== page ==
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Using Sand In A Tropical Fish Aquarium

Updated on June 24, 2011

To Sand, Or Not To Sand?

That is the question.  I have had sand in my tank for several months now, and it has been an interesting experience that no one warned me about.  Interesting is not necessarily bad, but I have ran into some unforeseen issues.  Changing from gravel to sand is a lot of work (especially if you decide you don't like the sand.)  So I am going to compile a list of pros and cons that I have learned from experience to hopefully help guide you in your decision.

Excuse the stand, it's undergoing some renovations.
Excuse the stand, it's undergoing some renovations.

Pros:

  • It looks nice in the tank.
  • My fish love to play in it.

Cons:

  • Unless you are very careful with a regular filter (turning it off when the sand is disturbed) you will need to purchase a canister filter, these usually run around $150+ But you definitely get the quality for the price. I purchased the Fluval 305 at Petsmart for $170, including tax. During the process however, I found that they also have Topfin filters that have lifetime warranties, if you have small fish and and don't anticipate a lot of sand aggravation, that might be the way to go.
  • Aquarium sand is fairly expensive as well, but there are alternatives. I used play sand in my tank, to do this you must rinse it out several times prior to putting it in the tank and you should also invest in some water clarifier.
  • Sand will trap toxic bubbles, every month or so you should release them in order to avoid harming your fish. this is very simple maintenance, and requires about as much time as syphoning the dirt out of rocks.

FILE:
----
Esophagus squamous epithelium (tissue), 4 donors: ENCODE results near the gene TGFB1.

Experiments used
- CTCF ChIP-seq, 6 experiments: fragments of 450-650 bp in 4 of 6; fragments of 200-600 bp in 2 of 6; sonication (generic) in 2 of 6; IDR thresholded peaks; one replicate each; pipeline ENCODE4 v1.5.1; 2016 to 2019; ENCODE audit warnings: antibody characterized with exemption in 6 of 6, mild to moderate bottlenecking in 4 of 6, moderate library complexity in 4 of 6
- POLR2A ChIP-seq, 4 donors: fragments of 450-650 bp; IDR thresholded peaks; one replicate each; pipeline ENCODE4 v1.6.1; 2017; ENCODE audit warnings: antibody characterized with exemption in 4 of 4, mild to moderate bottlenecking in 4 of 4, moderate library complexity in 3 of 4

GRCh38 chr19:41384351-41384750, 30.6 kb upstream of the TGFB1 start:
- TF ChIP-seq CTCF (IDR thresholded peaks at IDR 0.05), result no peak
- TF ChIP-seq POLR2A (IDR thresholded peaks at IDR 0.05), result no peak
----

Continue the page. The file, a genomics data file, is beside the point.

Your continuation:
• Sand can get very messy, but if you keep it in the tank, that wont become a problem.
  • It does not sustain plant life very well. I use the fake plants with fabric leaves, these generally look more realistic and are a lot easier to maintain.

I intend on updating this page as I go, if you feel like i missed anything or have any specific questions, feel free to comment!

Comments

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    • k_rowedy profile imageAUTHOR

      k_rowedy 

      7 years ago from Texas

      Sting rays, that's crazy! I think they are outlawed in Texas or I would have seen them around by now, I might be doing some research on it in the near future though!

      I'm glad to hear the sand worked out for you, if you ever think of any challenges you've faced or benefits you've gotten from having sand in the tank, let me know!

      Thanks!

    • tsadjatko profile image

      7 years ago from now on

      Good subject K! I put sand in my 120gallon tank when I decided to put fresh water sting rays in it, but sand isn't necessary for them. Spotted Sting Rays, are hardy, active, and easy to keep in the proper aquarium. But they have a poisonous stinger on their tails, and there is a probability that they could become established and reproduce in our native water. So most states in the United States ban them. The sand worked ou bery well though and I did like the look.

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